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The current and official versions of the course specifications are available on the web at http://www.usq.edu.au/course/specification/current.
Please consult the web for updates that may occur during the year.

INR3000 Australian Foreign Relations

Semester 1, 2019 On-campus Toowoomba
Short Description: Australian Foreign Relations
Units : 1
Faculty or Section : Faculty of Business, Education, Law and Arts
School or Department : School of Humanities & Communication
Student contribution band : Band 1
ASCED code : 090101 - Political Science
Grading basis : Graded

Staffing

Examiner: Richard Gehrmann

Other requisites

Students will require access to e-mail and have internet access to UConnect for this course.
This course should be completed during the student's last year in the program.

Rationale

Knowledge of Australian foreign relations is a key component of both the formal study of international relations, and of Australian politics and history. Understanding Australia's place in the world contributes to a student’s sense of global citizenship. This course is intended to serve as a capstone course for international relations students in their final year.

Synopsis

This course provides a detailed analysis of Australian foreign policy. It seeks to acquaint students with Australia's historic and contemporary relations on a global basis, including a specific emphasis on the Asia-Pacific region, and to identify factors that have contributed to the development of these relations. The course also discusses the international role of Australia in the present era.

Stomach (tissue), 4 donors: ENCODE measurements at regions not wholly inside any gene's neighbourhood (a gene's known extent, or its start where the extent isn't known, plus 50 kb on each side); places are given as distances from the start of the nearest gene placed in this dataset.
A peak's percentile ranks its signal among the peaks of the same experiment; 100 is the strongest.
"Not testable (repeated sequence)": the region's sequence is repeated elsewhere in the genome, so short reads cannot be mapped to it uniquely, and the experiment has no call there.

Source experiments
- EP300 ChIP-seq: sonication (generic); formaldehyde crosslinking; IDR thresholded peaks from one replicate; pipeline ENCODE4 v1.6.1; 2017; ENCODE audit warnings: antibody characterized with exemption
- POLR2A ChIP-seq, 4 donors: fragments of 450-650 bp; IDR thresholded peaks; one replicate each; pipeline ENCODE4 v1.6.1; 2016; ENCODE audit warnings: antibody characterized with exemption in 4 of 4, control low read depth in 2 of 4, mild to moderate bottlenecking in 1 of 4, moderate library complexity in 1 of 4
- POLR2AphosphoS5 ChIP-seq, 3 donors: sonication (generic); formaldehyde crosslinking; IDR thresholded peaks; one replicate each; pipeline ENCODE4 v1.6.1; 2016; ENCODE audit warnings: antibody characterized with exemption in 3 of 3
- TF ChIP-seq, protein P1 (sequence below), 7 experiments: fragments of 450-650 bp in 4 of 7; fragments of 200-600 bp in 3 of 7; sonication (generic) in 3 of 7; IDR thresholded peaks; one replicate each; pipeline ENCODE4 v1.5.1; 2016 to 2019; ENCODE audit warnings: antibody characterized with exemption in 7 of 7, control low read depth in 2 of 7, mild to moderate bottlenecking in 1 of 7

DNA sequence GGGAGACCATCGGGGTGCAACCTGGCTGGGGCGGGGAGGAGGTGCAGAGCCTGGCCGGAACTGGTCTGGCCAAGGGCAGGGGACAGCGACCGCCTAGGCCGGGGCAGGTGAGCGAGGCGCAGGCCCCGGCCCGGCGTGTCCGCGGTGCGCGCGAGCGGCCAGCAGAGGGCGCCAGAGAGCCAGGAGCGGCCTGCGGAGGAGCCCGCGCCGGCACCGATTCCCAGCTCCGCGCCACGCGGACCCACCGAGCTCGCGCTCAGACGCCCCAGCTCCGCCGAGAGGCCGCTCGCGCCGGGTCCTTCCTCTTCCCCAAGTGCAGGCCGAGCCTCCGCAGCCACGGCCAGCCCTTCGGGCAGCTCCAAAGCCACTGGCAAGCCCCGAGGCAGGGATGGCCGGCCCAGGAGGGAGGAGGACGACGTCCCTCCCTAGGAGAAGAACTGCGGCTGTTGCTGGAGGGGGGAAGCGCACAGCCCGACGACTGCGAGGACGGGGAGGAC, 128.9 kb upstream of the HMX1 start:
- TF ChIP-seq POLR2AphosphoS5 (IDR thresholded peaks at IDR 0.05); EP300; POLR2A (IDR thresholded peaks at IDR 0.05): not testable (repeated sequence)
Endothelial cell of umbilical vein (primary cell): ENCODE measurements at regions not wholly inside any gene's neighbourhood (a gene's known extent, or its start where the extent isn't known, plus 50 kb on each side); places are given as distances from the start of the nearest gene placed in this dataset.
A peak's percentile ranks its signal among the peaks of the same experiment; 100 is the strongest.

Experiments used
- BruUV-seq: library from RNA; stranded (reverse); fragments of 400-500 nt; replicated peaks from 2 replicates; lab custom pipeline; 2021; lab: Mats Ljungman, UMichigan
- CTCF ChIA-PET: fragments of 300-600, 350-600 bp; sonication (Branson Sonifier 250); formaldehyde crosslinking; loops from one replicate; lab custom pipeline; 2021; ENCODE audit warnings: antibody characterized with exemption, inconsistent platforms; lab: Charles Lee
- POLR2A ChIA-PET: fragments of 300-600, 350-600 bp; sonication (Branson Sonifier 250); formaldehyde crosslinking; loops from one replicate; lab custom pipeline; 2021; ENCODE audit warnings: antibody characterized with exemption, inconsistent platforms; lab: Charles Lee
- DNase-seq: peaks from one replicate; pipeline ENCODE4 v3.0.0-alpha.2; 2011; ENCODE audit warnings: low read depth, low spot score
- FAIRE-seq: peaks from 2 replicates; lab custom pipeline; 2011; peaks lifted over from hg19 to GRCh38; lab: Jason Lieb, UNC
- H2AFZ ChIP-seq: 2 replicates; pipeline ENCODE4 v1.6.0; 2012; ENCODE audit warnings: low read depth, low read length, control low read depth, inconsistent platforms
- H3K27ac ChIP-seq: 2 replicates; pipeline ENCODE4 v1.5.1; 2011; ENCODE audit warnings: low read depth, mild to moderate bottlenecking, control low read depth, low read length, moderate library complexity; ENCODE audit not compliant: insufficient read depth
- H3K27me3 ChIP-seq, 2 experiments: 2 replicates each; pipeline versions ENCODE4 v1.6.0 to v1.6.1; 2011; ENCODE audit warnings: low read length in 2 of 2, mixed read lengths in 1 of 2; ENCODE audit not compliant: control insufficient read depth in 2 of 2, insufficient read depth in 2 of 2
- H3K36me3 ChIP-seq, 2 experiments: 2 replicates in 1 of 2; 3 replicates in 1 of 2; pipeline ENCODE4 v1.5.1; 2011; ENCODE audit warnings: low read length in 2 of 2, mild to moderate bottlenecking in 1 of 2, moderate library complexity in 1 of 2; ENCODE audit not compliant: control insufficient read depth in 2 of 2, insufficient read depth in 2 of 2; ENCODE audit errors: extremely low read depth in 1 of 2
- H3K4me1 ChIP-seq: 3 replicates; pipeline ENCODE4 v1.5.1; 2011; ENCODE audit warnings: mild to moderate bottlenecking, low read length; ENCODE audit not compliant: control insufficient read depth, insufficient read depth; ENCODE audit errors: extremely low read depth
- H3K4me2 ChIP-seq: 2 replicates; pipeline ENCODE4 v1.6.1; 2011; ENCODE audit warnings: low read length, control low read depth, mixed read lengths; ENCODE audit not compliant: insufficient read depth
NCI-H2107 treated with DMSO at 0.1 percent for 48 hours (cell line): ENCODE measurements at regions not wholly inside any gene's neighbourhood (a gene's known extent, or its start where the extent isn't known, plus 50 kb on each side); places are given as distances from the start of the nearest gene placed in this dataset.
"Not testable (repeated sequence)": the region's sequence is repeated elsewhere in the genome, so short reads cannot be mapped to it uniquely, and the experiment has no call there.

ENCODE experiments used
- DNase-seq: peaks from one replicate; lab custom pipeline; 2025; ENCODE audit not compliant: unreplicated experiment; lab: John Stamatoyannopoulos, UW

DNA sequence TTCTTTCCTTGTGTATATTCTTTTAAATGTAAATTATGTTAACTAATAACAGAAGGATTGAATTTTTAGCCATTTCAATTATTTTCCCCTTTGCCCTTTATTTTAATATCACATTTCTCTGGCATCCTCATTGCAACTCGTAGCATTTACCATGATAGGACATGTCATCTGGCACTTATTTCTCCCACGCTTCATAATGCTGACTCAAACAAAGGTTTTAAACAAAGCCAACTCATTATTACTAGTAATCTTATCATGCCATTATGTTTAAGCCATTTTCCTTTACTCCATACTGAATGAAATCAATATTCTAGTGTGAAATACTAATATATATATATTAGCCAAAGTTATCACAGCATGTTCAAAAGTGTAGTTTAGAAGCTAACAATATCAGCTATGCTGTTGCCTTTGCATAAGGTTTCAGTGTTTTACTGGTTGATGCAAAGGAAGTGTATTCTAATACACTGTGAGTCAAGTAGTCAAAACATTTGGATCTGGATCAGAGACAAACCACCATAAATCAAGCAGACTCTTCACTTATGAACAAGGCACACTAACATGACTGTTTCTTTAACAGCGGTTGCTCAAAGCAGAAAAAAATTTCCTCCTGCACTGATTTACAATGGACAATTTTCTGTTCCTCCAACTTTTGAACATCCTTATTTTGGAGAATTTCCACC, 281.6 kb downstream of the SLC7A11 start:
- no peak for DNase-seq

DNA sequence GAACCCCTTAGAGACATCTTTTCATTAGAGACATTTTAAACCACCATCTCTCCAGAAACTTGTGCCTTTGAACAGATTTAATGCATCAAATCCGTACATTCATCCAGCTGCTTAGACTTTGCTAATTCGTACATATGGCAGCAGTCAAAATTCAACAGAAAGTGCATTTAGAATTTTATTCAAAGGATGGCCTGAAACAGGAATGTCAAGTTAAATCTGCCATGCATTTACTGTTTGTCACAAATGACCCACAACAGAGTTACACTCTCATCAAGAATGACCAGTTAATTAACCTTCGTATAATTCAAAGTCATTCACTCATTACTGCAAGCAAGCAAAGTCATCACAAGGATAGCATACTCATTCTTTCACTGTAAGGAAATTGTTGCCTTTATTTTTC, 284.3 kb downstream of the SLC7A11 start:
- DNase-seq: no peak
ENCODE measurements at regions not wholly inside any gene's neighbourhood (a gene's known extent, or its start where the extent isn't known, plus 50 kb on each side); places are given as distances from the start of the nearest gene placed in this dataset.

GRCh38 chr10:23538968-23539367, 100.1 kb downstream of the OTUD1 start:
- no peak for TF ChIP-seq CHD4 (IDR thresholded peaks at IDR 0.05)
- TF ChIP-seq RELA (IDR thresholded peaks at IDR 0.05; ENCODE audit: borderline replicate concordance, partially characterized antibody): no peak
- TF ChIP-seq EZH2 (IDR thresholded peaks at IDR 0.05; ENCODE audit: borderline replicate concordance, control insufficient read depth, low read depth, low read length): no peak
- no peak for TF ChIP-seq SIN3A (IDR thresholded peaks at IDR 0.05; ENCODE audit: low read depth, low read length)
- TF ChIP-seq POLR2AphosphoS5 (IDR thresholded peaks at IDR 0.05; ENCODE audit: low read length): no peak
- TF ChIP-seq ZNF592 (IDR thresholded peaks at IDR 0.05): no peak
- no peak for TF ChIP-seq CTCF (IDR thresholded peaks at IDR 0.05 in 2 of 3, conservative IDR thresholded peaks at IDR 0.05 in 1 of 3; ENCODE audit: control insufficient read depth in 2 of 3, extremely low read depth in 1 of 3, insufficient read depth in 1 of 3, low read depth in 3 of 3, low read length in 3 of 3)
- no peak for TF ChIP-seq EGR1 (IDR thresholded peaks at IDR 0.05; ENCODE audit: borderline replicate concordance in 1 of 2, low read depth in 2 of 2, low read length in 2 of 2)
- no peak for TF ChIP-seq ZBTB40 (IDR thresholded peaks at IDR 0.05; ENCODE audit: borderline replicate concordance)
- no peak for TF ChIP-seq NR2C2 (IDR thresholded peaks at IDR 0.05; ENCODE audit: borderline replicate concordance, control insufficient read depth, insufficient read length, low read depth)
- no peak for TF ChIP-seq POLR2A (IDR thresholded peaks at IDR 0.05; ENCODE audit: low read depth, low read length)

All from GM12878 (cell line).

Objectives

On successful completion of this course students should be able to:

  1. describe in detail Australia's past relations with the more significant Asia-Pacific states, and with the great powers
  2. explain and evaluate the linkage between domestic issues and Australia's regional environment
  3. identify and analyse factors which have shaped Australia's historical and contemporary relations with selected countries
  4. communication skills appropriate to the discipline by preparing and submitting assigned essays
  5. demonstrate cultural literacy skills by comprehending and analysing the relationships between Australian and Asian/Pacific states
  6. ethical research and enquiry skills by comprehending and applying referencing norms and practices.

Topics

Description Weighting(%)
1. History and origins of Australia's foreign relations: 5.00
2. Federation to World War Two 5.00
3. Alliance & dependence; 1945-1983 5.00
4. Interdependence & independence; 1983 to the present 10.00
5. Australia and the USA 10.00
6. Australia, the UK and Europe 5.00
7. Australia and Japan 10.00
8. Australia and China 10.00